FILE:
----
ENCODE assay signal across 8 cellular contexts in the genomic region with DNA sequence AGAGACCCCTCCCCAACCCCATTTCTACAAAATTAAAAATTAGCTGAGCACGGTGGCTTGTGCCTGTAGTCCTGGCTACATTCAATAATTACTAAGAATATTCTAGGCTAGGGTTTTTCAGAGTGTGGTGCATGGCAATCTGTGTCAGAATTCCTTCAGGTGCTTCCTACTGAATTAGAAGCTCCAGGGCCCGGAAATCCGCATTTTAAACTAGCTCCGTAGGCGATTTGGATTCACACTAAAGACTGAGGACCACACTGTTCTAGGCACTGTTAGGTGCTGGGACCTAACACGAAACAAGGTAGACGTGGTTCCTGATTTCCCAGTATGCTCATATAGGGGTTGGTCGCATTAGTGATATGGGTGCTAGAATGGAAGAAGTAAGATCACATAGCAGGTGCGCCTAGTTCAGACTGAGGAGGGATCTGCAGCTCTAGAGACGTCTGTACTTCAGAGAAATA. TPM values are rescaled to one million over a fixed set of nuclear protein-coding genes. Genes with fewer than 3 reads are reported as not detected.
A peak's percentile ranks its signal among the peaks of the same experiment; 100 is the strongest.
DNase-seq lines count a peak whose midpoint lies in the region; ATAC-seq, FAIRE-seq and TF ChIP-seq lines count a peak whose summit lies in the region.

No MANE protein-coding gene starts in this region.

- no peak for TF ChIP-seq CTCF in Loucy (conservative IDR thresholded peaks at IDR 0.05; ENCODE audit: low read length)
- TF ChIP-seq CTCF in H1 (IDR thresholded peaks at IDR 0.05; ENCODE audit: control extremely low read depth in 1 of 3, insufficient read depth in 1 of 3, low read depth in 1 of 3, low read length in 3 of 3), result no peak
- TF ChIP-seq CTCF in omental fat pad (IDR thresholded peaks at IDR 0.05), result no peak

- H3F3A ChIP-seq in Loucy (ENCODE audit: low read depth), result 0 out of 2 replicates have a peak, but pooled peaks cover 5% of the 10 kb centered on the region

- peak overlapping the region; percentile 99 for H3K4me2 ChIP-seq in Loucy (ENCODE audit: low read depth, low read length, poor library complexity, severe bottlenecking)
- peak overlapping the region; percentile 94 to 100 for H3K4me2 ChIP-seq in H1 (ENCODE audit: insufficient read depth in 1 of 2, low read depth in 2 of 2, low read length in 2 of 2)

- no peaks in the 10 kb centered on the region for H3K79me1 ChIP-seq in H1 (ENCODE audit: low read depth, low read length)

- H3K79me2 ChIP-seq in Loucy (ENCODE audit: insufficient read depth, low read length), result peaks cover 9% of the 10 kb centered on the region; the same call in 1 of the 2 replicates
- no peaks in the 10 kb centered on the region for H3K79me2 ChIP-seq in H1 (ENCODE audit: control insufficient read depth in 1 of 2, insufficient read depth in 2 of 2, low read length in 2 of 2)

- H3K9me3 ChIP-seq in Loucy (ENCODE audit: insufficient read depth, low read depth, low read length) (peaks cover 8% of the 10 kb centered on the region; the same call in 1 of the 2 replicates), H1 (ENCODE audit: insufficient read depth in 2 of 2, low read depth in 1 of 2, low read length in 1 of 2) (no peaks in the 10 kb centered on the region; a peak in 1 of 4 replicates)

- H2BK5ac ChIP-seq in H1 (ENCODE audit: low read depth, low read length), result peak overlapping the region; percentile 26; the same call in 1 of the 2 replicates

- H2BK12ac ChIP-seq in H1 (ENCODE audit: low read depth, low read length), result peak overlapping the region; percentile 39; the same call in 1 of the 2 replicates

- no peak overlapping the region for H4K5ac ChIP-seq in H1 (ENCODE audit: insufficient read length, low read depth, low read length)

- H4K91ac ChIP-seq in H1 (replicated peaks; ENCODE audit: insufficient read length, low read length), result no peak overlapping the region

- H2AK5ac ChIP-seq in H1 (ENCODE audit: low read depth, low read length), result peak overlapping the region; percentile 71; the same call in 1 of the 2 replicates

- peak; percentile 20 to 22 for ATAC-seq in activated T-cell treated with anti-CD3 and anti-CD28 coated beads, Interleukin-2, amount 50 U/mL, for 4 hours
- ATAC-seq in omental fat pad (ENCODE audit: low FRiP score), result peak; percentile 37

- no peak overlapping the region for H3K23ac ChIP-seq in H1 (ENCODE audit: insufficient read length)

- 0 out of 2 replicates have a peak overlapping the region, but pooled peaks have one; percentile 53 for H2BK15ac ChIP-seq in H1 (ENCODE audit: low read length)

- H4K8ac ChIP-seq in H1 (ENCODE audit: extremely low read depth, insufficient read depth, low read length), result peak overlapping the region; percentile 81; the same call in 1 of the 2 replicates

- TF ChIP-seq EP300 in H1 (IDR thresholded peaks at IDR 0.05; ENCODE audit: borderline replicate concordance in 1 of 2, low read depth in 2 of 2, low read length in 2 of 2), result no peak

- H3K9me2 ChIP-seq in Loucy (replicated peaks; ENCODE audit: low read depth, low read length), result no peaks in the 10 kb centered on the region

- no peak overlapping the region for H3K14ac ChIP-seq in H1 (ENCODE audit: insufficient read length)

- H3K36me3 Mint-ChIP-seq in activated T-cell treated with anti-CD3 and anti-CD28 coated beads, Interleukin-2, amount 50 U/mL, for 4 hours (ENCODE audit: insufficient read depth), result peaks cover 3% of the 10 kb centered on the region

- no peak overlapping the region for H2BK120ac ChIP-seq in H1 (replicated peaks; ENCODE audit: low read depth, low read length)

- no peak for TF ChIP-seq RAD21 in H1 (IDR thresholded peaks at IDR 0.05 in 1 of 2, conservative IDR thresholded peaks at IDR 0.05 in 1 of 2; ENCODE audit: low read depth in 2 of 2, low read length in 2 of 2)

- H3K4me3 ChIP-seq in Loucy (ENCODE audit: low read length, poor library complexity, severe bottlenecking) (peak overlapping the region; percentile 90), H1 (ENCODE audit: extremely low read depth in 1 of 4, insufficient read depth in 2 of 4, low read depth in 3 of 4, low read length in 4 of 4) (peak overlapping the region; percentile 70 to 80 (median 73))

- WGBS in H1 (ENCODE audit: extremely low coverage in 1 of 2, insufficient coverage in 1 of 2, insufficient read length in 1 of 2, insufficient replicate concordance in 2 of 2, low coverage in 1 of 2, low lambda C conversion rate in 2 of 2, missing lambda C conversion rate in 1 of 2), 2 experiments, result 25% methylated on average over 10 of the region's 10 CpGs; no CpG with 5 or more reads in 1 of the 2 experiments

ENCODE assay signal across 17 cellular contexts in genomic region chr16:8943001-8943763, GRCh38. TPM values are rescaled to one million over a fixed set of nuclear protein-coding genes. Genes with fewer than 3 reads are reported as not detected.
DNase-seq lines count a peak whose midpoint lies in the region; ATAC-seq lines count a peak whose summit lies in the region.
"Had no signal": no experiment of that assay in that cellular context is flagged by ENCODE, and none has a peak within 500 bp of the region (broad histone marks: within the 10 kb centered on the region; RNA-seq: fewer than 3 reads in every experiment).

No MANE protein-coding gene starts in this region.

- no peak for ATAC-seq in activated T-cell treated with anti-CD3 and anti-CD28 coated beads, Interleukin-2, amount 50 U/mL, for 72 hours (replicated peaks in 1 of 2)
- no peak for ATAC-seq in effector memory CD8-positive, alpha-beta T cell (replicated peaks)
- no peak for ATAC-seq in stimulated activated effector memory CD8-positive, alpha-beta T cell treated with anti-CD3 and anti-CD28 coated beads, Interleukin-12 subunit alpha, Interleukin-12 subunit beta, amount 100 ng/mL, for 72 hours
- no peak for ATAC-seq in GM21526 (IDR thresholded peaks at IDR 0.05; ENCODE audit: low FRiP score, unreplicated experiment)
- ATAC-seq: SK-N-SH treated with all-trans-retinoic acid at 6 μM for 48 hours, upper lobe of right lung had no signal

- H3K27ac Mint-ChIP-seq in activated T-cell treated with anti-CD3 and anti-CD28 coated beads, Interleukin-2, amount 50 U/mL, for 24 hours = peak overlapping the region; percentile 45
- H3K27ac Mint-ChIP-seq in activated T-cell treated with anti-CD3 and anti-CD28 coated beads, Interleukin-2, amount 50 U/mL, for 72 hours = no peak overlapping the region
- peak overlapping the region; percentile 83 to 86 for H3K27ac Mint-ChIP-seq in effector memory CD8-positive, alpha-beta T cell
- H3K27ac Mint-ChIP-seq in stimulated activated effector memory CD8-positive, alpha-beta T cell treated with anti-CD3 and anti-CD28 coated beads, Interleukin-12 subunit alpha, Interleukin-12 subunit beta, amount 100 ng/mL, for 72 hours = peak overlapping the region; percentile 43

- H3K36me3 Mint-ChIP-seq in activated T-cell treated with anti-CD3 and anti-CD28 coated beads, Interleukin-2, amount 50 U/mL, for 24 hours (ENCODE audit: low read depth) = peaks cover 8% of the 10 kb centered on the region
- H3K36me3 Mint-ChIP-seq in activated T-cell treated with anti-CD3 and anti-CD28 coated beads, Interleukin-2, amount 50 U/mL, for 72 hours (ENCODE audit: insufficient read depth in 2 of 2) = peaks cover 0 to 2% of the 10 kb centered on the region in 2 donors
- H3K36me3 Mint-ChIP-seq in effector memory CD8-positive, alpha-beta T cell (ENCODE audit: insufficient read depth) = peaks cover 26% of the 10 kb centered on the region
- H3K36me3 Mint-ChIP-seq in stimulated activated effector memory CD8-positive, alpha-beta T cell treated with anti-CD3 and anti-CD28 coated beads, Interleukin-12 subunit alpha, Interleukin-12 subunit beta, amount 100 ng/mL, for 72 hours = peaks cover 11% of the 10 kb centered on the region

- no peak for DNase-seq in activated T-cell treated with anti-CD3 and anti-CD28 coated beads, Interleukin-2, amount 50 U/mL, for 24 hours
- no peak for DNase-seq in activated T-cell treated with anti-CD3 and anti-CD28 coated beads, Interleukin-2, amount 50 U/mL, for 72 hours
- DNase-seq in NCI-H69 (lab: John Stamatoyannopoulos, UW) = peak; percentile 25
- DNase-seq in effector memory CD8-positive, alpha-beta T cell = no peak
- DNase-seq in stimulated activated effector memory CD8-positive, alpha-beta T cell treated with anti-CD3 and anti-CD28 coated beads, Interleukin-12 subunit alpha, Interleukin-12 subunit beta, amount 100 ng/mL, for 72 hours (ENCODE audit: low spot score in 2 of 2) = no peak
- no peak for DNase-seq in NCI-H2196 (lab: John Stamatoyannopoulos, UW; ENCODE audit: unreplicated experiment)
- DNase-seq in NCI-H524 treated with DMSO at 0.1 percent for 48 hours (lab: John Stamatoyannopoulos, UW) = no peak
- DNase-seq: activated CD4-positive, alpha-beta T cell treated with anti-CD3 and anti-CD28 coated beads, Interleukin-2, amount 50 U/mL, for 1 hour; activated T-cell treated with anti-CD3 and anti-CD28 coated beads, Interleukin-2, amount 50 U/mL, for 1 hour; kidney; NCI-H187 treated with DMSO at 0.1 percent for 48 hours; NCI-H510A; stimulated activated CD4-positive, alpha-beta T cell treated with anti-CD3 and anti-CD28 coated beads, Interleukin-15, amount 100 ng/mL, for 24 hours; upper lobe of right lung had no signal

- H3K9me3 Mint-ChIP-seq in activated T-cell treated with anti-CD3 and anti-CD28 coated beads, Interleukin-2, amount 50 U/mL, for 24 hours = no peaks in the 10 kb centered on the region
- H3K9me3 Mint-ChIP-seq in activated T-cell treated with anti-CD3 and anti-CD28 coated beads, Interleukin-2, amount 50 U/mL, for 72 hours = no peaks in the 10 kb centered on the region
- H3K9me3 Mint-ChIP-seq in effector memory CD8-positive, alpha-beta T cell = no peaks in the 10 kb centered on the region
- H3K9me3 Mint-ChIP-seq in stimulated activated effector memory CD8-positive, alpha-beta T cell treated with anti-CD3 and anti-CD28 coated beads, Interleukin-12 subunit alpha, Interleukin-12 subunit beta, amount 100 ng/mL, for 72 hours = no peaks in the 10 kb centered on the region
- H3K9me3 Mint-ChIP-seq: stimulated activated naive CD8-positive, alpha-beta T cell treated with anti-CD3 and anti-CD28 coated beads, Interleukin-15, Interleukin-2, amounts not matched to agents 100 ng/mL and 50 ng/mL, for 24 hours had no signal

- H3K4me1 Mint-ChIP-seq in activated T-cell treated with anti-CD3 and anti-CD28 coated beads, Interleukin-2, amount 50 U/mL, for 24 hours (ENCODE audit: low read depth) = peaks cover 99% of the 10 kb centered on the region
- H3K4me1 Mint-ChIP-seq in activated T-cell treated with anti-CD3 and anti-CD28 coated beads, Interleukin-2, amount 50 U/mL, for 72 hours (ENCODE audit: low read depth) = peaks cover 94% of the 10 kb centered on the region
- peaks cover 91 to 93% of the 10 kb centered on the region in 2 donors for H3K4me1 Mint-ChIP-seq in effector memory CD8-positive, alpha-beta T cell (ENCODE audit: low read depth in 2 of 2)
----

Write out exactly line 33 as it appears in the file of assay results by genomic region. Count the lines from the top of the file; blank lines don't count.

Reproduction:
ENCODE assay signal across 17 cellular contexts in genomic region chr16:8943001-8943763, GRCh38. TPM values are rescaled to one million over a fixed set of nuclear protein-coding genes. Genes with fewer than 3 reads are reported as not detected.